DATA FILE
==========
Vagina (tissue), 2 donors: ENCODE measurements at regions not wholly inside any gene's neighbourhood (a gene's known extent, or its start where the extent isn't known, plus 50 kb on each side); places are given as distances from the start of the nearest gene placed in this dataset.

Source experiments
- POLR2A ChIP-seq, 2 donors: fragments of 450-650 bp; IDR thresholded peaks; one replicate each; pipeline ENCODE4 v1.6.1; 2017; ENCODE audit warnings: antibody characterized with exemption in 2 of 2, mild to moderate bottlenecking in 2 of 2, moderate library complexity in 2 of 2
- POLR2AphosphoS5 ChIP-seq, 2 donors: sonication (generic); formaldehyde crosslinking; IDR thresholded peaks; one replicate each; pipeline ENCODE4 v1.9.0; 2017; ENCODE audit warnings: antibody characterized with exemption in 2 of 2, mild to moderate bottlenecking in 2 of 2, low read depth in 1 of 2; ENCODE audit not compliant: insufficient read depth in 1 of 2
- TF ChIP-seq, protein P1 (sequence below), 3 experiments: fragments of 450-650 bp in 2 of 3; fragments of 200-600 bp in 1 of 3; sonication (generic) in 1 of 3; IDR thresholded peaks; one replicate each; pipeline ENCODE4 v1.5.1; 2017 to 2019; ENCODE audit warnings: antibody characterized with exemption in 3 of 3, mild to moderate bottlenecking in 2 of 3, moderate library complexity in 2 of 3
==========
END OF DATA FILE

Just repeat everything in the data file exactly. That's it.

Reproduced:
Vagina (tissue), 2 donors: ENCODE measurements at regions not wholly inside any gene's neighbourhood (a gene's known extent, or its start where the extent isn't known, plus 50 kb on each side); places are given as distances from the start of the nearest gene placed in this dataset.

Source experiments
- POLR2A ChIP-seq, 2 donors: fragments of 450-650 bp; IDR thresholded peaks; one replicate each; pipeline ENCODE4 v1.6.1; 2017; ENCODE audit warnings: antibody characterized with exemption in 2 of 2, mild to moderate bottlenecking in 2 of 2, moderate library complexity in 2 of 2
- POLR2AphosphoS5 ChIP-seq, 2 donors: sonication (generic); formaldehyde crosslinking; IDR thresholded peaks; one replicate each; pipeline ENCODE4 v1.9.0; 2017; ENCODE audit warnings: antibody characterized with exemption in 2 of 2, mild to moderate bottlenecking in 2 of 2, low read depth in 1 of 2; ENCODE audit not compliant: insufficient read depth in 1 of 2
- TF ChIP-seq, protein P1 (sequence below), 3 experiments: fragments of 450-650 bp in 2 of 3; fragments of 200-600 bp in 1 of 3; sonication (generic) in 1 of 3; IDR thresholded peaks; one replicate each; pipeline ENCODE4 v1.5.1; 2017 to 2019; ENCODE audit warnings: antibody characterized with exemption in 3 of 3, mild to moderate bottlenecking in 2 of 3, moderate library complexity in 2 of 3